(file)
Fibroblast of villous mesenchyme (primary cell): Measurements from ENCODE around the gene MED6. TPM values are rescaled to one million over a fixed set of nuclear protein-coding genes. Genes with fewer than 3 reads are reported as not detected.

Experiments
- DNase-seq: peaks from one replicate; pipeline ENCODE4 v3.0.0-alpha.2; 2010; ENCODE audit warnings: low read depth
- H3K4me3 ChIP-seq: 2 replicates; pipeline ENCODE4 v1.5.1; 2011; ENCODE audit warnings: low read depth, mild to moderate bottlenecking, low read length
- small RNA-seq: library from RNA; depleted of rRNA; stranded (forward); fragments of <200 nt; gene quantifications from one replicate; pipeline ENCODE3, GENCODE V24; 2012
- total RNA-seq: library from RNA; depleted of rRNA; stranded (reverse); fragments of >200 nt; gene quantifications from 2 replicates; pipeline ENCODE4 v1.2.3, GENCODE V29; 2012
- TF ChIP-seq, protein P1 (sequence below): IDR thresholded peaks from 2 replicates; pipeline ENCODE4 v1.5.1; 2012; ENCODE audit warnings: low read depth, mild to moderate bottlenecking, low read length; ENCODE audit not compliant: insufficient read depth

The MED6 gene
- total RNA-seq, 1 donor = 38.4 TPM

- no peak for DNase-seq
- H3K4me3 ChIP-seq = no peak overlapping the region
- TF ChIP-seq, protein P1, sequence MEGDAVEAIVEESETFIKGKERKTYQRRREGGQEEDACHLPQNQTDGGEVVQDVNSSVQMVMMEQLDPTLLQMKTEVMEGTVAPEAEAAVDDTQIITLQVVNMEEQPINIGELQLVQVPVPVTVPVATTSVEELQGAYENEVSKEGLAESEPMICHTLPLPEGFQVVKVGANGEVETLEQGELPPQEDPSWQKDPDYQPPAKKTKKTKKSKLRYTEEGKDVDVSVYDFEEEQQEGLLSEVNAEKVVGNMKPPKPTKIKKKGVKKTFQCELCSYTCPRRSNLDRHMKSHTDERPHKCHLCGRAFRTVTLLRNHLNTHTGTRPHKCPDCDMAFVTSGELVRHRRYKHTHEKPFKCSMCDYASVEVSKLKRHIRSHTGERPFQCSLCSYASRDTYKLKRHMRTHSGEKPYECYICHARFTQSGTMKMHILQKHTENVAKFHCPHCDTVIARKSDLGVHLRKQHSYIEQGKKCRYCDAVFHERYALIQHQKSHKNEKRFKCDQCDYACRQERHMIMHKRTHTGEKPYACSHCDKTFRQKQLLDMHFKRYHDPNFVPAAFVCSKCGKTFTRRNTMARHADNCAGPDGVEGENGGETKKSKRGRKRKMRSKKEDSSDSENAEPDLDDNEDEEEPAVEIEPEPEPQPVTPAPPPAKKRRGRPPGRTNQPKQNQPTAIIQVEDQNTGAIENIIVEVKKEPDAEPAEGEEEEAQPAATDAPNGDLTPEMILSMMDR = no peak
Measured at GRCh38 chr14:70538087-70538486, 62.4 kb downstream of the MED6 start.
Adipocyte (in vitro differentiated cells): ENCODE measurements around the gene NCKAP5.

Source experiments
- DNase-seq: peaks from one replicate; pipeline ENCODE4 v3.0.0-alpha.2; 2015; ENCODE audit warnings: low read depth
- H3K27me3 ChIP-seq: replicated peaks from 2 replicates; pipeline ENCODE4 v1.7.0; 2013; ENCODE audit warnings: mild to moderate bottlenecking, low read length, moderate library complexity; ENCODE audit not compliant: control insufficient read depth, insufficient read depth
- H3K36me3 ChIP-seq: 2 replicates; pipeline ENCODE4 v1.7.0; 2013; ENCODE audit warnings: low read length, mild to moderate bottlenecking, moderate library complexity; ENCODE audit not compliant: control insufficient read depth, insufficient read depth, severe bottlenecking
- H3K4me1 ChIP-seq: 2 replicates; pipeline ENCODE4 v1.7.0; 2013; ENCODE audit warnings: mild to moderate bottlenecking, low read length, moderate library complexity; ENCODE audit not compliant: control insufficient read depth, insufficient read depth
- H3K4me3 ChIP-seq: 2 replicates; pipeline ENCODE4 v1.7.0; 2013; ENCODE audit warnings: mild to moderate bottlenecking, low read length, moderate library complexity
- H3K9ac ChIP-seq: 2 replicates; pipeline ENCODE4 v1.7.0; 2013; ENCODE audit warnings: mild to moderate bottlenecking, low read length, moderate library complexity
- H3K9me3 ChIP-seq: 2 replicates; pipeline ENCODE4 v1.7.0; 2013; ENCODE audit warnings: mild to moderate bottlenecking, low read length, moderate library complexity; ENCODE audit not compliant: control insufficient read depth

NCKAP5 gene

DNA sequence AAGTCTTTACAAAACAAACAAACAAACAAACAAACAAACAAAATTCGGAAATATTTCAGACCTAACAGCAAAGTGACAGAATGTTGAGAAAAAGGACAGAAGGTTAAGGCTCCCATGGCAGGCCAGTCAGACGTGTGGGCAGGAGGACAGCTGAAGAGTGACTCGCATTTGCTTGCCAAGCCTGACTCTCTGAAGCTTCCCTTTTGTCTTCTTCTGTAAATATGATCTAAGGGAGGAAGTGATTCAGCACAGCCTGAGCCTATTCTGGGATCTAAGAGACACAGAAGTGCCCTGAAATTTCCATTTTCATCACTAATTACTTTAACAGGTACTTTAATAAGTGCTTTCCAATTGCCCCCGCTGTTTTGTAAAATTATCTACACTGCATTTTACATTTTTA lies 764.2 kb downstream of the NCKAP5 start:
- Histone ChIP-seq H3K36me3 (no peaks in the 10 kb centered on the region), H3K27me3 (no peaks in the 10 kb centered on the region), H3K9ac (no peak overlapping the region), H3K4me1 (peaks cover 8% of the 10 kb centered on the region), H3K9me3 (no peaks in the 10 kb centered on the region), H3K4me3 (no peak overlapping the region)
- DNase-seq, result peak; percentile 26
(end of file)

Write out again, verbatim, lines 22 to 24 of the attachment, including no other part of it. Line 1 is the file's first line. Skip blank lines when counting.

- H3K9me3 ChIP-seq: 2 replicates; pipeline ENCODE4 v1.7.0; 2013; ENCODE audit warnings: mild to moderate bottlenecking, low read length, moderate library complexity; ENCODE audit not compliant: control insufficient read depth

NCKAP5 gene

DNA sequence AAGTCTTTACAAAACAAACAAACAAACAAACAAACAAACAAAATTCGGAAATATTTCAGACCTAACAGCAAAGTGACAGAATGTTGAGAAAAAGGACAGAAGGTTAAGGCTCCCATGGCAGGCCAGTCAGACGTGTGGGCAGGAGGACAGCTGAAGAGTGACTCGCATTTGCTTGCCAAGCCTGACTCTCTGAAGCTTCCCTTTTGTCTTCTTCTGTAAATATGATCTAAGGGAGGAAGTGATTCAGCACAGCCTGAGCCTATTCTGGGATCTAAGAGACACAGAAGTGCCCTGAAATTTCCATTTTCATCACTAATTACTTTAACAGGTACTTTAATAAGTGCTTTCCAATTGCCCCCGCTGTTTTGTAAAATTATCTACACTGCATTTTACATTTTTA lies 764.2 kb downstream of the NCKAP5 start: